Friday, April 25, 2008

Reading Sextus Empiricus

Apologies for not saying very much recently about ancient philosophy. This is mostly because I have been stuck doing various sorts of administrative nonsense over the first few days of term or have been tidying up things for publication so they're not the right sort of stuff to be thrown into the ether. But something I've gone back to in the last couple of days has got me wondering, and it's just possible somebody reading this might be able to help.

I am trying to think about Sextus Empiricus and about various ways of reading his work. People are interested in and have written a lot about his sources and also about the structure of PH and M. People have also sometimes been interested in the strength of the various arguments he offers and about how to account for the fact that some of them are pretty crummy, indeed so evidently crummy it's worth thinking about why they are there at all. (Sometimes, people point to the last chapters of PH (PH 3.280-81) and the idea that sometimes only a weak dose is needed to cure someone of a dogmatic ill. I think this is a bit odd, by the way: a weak dose is still an effective dose, even if its effectiveness is limited; it can tackle only mild (e.g.) fevers. I don't really see how someone with a weak commitment to a dogmatic position would be served by a bad argument while someone heavily committed to a view will need a better argument... It's rather good to think that the level of commitment to some dogmatic view or other does not vary in direct relation to one's ability to spot a decent argument.)

Anyway, what I can't find much discussion of is how we are supposed to read the text. I mean: Is it supposed that we just start at the beginning and move through to the end? Is it the sort of thing you go to to 'look up' a particular counter-argument? Are you supposed to flick backwards and forwards, adding to and supplementing the gappy arguments? (How possible was it to find particular bits of text, in any case?) Indeed, I am beginning to lament the lack in Sextan studies of the (perhaps sometimes excessive) sort of discussion you find of Platonic works. Find what looks for all the world like a crap argument in Plato and people get terrible exercised over how it is in fact pedagogical, or proleptic, or an invitation to further reflection, or some such. It's all to be made right by thinking about the interaction between the text and an active, thinking, reader. Why not try some of that with Sextus? A Pyrrhonist, after all, is supposed to be in some sense an active thinker, open to new arguments and only ever provisionally suspending judgement. In that case, I wonder if we should grant the reader a more active role in engaging with Sextus and, in turn, grant Sextus a more sophisticated notion of how his text might be read and used. I can't see much of this sort of thing in the literature on Sextus, but if there is some out there I'd be very glad to hear of it.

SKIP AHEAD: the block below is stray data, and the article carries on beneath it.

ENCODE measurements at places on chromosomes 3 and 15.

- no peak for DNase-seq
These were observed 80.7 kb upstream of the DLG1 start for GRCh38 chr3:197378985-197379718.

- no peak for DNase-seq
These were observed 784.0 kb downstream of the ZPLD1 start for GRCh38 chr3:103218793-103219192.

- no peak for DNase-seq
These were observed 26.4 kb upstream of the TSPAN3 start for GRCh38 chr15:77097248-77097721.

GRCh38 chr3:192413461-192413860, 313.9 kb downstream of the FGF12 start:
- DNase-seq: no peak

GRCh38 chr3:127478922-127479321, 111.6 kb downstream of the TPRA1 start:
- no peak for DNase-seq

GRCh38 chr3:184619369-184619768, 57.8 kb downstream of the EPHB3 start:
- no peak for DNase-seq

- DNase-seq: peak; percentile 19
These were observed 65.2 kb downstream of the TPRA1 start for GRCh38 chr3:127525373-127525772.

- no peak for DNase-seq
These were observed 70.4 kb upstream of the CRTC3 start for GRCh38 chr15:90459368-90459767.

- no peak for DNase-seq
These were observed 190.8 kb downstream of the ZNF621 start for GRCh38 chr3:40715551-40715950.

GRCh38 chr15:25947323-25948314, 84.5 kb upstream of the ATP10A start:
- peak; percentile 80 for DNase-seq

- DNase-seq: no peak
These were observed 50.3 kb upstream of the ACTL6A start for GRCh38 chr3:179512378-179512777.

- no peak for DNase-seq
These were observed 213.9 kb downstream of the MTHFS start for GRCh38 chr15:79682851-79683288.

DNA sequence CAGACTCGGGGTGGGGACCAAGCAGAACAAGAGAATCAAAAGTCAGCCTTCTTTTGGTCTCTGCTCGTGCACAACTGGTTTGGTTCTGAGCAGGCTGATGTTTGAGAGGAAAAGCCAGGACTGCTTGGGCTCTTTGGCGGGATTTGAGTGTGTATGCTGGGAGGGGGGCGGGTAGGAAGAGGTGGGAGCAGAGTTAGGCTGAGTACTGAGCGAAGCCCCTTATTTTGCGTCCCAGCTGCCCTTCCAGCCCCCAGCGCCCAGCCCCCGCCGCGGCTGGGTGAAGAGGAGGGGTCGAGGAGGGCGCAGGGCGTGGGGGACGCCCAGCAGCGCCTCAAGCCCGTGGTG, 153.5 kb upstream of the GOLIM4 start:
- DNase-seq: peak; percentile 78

Now, this is all a bit up in the air at the moment and Sextus himself is not overly forthcoming with handy pointers about what we should do with him. But I'm going to see how far these thoughts take me.


DEM said...

James, two quick remarks:

(i) It seems to me that the kind of approach you propose is not entirely lacking in the literature on Sextus.

(ii) I think that, at PH III 280-1, "weak" argument does not mean "bad" argument. I finished a paper on argumentative persuasiveness in Pyrrhonism (which I must now correct) in which I deal with that issue. If you happened to be interested I could send you a version once I make the necessary changes.


JIW said...

That's very useful. I'd be v. grateful for a copy of the paper and for more help with your comment (i).

DEM said...

With regard to (i), don't you think that, e.g., some of the papers by Barnes suggest that we should be active, thinking, readers and search the texts for the arguments that might work for us? I think that in general specialists in Sextus do grant him a sophisticated notion of how his writings are to be read. Otherwise, the current attitude towards Sextus would have been similar to that most scholars adopted before the late 70s or early 80s, namely, "though a key source for other ancient philosophies, he is an unoriginal thinker who puts forward unsound arguments and, hence, we shouldn't take him seriously".